Press Release

STS-87 Post Flight Inspection 1997

By SpaceRef Editor
February 5, 2003
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In an earlier briefing, Michael Kostelnik, NASA’s Associate
Administrator for International Space Station and Space
Shuttle, said the recovery operations are moving ahead “full
steam”, involving 2500 people nationwide from federal and
local agencies. Kostelnik said NASA has added a task force
to integrate the work between numerous engineering teams
that are reviewing over Columbia’s data and the Columbia
Accident Review board, chaired by retired Navy Admiral
Harold Gehman, Jr.

Kostelnik said that although a relatively small percentage
of Shuttle debris has been recovered so far, segments of
large components such as Columbia’s nose cone and main
engines have been found. The focus of the recovery effort
and the data analysis, according to Kostelnik, continues to
be Columbia’s left wing area, although no element of the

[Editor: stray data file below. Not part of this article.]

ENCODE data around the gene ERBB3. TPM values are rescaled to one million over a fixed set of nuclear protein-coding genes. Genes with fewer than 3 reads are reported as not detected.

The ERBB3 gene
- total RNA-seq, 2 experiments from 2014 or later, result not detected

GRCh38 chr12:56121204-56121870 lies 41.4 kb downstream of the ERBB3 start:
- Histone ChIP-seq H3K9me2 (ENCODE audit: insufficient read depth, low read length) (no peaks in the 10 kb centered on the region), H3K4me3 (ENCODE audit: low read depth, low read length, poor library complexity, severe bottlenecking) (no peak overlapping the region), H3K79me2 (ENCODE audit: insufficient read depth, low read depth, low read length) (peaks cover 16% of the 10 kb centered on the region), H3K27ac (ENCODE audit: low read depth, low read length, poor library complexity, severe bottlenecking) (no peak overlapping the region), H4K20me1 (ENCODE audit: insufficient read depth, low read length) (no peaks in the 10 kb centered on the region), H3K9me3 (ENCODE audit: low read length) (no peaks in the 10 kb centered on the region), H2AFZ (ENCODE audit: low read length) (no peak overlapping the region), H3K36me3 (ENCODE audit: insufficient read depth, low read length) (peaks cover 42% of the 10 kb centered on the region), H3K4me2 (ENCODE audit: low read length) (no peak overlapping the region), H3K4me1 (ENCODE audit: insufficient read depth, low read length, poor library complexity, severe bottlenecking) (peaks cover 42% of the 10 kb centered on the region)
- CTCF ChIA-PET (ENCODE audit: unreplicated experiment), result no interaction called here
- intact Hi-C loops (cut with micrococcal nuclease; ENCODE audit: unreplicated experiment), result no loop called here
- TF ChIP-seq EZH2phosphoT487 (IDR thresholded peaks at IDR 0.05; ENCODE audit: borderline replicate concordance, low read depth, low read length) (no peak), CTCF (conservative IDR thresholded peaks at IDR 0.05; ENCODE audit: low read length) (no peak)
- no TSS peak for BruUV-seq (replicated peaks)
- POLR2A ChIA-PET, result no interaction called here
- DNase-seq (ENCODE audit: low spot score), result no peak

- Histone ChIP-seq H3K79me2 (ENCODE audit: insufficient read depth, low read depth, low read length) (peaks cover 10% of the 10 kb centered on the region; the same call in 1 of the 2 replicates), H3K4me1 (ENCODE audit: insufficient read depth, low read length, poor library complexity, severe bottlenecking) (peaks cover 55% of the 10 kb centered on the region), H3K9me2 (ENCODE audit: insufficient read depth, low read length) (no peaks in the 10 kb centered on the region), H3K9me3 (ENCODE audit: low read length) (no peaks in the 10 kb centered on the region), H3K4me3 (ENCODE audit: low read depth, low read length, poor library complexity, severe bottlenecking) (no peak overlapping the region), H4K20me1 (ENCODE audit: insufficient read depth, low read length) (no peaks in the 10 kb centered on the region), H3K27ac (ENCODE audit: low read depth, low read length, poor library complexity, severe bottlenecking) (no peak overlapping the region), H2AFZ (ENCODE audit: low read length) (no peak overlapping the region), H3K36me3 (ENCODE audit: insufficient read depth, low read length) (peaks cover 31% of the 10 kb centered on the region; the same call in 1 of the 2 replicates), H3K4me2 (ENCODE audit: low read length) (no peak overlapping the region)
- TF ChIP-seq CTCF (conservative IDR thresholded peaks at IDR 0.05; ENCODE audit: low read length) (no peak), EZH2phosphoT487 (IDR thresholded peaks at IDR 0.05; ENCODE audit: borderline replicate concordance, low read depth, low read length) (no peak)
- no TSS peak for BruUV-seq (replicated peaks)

orbiter has been exonerated in the ongoing inquiry.

Aboard the International Space Station, Expedition 6
Commander Ken Bowersox, Flight Engineer Nikolai Budarin and
NASA ISS Science Officer Don Pettit spent the day unloading
the Russian Progress resupply ship that docked to the ISS
Tuesday, carrying one ton of food, fuel and supplies.

Pettit unstowed replacement parts for the Microgravity
Science Glovebox from the Progress and installed them in the
facility in the Destiny laboratory in an effort to revive
the Glovebox that has been dormant since November following
a power failure.

Pettit powered up the Glovebox, but a circuit breaker in the
system popped and payload controllers told Pettit to shut it
down so they can evaluate its current status.

On Thursday, NASA Television will broadcast a memorial
ceremony for Columbia’s astronauts from National Cathedral
in Washington, D.C. at 10:00 a.m. EST.

The next STS-107 Accident Response briefing will be held on
Thursday at 4:30 p.m. EST from the Johnson Space Center,
Houston, also on NASA TV, with multi-center question and
answer capability for reporters at NASA centers.

NASA TV is on AMC-2, Transponder 9C, vertical polarization
at 85 degrees west longitude, 3880 MHz, with audio at 6.8

SpaceRef staff editor.